a Writing Committee: Vincent Riambau (Chair) (Spain), Dittmar Böckler (Germany), Jan Brunkwall (Germany), Piergiorgio Cao (Italy), Roberto Chiesa (Italy), Gioachino Coppi (Italy), Martin Czerny (Germany), Gustav Fraedrich (Austria), Stephan Haulon (France), Michael J. Jacobs (Netherlands), Mario L. Lachat (Switzerland), Frans L. Moll (Netherlands), Carlo Setacci (Italy), Peter R. Taylor (United Kingdom), Matt Thompson (United Kingdom), Santi Trimarchi (Italy), Hence J. Verhagen (Netherland) and Eric L. Verhoeven (Germany).
    M. Thompson
    Footnotes
    a Writing Committee: Vincent Riambau (Chair) (Spain), Dittmar Böckler (Germany), Jan Brunkwall (Germany), Piergiorgio Cao (Italy), Roberto Chiesa (Italy), Gioachino Coppi (Italy), Martin Czerny (Germany), Gustav Fraedrich (Austria), Stephan Haulon (France), Michael J. Jacobs (Netherlands), Mario L. Lachat (Switzerland), Frans L. Moll (Netherlands), Carlo Setacci (Italy), Peter R. Taylor (United Kingdom), Matt Thompson (United Kingdom), Santi Trimarchi (Italy), Hence J. Verhagen (Netherland) and Eric L. Verhoeven (Germany).
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  • Author Footnotes
    a Writing Committee: Vincent Riambau (Chair) (Spain), Dittmar Böckler (Germany), Jan Brunkwall (Germany), Piergiorgio Cao (Italy), Roberto Chiesa (Italy), Gioachino Coppi (Italy), Martin Czerny (Germany), Gustav Fraedrich (Austria), Stephan Haulon (France), Michael J. Jacobs (Netherlands), Mario L. Lachat (Switzerland), Frans L. Moll (Netherlands), Carlo Setacci (Italy), Peter R. Taylor (United Kingdom), Matt Thompson (United Kingdom), Santi Trimarchi (Italy), Hence J. Verhagen (Netherland) and Eric L. Verhoeven (Germany).
    S. Trimarchi
    Footnotes
    a Writing Committee: Vincent Riambau (Chair) (Spain), Dittmar Böckler (Germany), Jan Brunkwall (Germany), Piergiorgio Cao (Italy), Roberto Chiesa (Italy), Gioachino Coppi (Italy), Martin Czerny (Germany), Gustav Fraedrich (Austria), Stephan Haulon (France), Michael J. Jacobs (Netherlands), Mario L. Lachat (Switzerland), Frans L. Moll (Netherlands), Carlo Setacci (Italy), Peter R. Taylor (United Kingdom), Matt Thompson (United Kingdom), Santi Trimarchi (Italy), Hence J. Verhagen (Netherland) and Eric L. Verhoeven (Germany).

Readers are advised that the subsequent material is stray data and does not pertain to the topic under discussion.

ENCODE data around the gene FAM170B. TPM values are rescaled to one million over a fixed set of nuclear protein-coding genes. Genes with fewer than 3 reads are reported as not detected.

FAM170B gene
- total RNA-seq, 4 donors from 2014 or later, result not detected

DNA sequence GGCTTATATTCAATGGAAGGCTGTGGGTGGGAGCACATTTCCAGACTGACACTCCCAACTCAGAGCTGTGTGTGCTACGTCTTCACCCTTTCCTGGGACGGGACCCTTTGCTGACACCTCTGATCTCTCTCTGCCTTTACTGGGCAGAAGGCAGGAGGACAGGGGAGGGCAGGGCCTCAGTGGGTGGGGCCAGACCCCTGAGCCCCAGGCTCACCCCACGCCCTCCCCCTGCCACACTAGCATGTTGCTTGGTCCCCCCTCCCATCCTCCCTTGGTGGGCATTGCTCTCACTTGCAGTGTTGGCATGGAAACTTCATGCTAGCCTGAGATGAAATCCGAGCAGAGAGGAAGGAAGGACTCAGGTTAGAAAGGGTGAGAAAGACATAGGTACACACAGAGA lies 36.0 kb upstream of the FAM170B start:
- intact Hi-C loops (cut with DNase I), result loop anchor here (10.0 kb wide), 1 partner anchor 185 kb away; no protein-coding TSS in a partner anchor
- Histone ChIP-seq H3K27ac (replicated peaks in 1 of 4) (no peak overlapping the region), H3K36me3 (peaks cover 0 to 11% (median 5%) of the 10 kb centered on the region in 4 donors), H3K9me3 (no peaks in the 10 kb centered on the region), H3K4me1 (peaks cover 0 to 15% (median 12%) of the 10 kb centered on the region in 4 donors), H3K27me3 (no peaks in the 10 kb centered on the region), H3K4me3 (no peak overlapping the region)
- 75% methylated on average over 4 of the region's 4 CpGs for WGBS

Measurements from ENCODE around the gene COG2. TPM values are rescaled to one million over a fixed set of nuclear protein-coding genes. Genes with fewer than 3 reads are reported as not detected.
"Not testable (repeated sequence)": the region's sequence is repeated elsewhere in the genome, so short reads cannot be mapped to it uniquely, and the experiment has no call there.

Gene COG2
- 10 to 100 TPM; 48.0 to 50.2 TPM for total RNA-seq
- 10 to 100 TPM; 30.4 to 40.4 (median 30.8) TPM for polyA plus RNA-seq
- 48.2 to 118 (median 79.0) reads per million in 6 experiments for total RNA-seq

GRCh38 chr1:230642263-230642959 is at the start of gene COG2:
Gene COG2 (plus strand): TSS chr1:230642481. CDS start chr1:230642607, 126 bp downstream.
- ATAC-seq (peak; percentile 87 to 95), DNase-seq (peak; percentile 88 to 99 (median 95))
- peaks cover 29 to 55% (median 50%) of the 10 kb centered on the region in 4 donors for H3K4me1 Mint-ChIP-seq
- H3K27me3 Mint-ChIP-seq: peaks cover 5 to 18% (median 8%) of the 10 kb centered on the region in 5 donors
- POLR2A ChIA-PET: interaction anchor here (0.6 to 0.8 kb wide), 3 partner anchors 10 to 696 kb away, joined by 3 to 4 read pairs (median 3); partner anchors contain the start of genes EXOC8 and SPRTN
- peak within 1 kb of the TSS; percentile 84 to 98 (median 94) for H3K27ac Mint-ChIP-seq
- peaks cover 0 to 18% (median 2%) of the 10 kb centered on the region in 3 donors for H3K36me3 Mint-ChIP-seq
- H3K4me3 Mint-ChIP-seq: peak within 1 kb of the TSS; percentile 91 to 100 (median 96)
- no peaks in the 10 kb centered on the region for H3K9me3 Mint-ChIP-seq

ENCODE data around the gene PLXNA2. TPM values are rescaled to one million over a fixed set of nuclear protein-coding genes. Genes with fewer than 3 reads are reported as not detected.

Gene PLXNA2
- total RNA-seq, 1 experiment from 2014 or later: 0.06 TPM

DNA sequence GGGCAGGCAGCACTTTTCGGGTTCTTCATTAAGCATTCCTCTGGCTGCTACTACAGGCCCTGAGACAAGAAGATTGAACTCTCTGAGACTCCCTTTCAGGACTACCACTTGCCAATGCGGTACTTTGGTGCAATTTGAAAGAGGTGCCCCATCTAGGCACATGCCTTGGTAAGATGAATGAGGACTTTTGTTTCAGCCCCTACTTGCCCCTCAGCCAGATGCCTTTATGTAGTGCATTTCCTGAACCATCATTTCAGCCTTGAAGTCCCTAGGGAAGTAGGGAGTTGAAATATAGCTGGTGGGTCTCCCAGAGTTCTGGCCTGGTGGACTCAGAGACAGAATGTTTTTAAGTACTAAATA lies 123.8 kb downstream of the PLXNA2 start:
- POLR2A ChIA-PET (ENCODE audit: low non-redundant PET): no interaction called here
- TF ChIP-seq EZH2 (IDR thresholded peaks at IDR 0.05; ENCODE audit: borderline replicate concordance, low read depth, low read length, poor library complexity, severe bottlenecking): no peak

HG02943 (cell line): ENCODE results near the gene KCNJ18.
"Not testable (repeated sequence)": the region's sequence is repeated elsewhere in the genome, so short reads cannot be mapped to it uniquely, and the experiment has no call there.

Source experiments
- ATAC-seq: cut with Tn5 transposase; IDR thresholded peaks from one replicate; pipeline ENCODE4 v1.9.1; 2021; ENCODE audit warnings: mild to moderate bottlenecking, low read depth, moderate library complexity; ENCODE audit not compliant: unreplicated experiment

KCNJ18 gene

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  • Author Footnotes
    a Writing Committee: Vincent Riambau (Chair) (Spain), Dittmar Böckler (Germany), Jan Brunkwall (Germany), Piergiorgio Cao (Italy), Roberto Chiesa (Italy), Gioachino Coppi (Italy), Martin Czerny (Germany), Gustav Fraedrich (Austria), Stephan Haulon (France), Michael J. Jacobs (Netherlands), Mario L. Lachat (Switzerland), Frans L. Moll (Netherlands), Carlo Setacci (Italy), Peter R. Taylor (United Kingdom), Matt Thompson (United Kingdom), Santi Trimarchi (Italy), Hence J. Verhagen (Netherland) and Eric L. Verhoeven (Germany).
    H.J. Verhagen
    Footnotes
    a Writing Committee: Vincent Riambau (Chair) (Spain), Dittmar Böckler (Germany), Jan Brunkwall (Germany), Piergiorgio Cao (Italy), Roberto Chiesa (Italy), Gioachino Coppi (Italy), Martin Czerny (Germany), Gustav Fraedrich (Austria), Stephan Haulon (France), Michael J. Jacobs (Netherlands), Mario L. Lachat (Switzerland), Frans L. Moll (Netherlands), Carlo Setacci (Italy), Peter R. Taylor (United Kingdom), Matt Thompson (United Kingdom), Santi Trimarchi (Italy), Hence J. Verhagen (Netherland) and Eric L. Verhoeven (Germany).
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  • Author Footnotes
    a Writing Committee: Vincent Riambau (Chair) (Spain), Dittmar Böckler (Germany), Jan Brunkwall (Germany), Piergiorgio Cao (Italy), Roberto Chiesa (Italy), Gioachino Coppi (Italy), Martin Czerny (Germany), Gustav Fraedrich (Austria), Stephan Haulon (France), Michael J. Jacobs (Netherlands), Mario L. Lachat (Switzerland), Frans L. Moll (Netherlands), Carlo Setacci (Italy), Peter R. Taylor (United Kingdom), Matt Thompson (United Kingdom), Santi Trimarchi (Italy), Hence J. Verhagen (Netherland) and Eric L. Verhoeven (Germany).
    E.L. Verhoeven
    Footnotes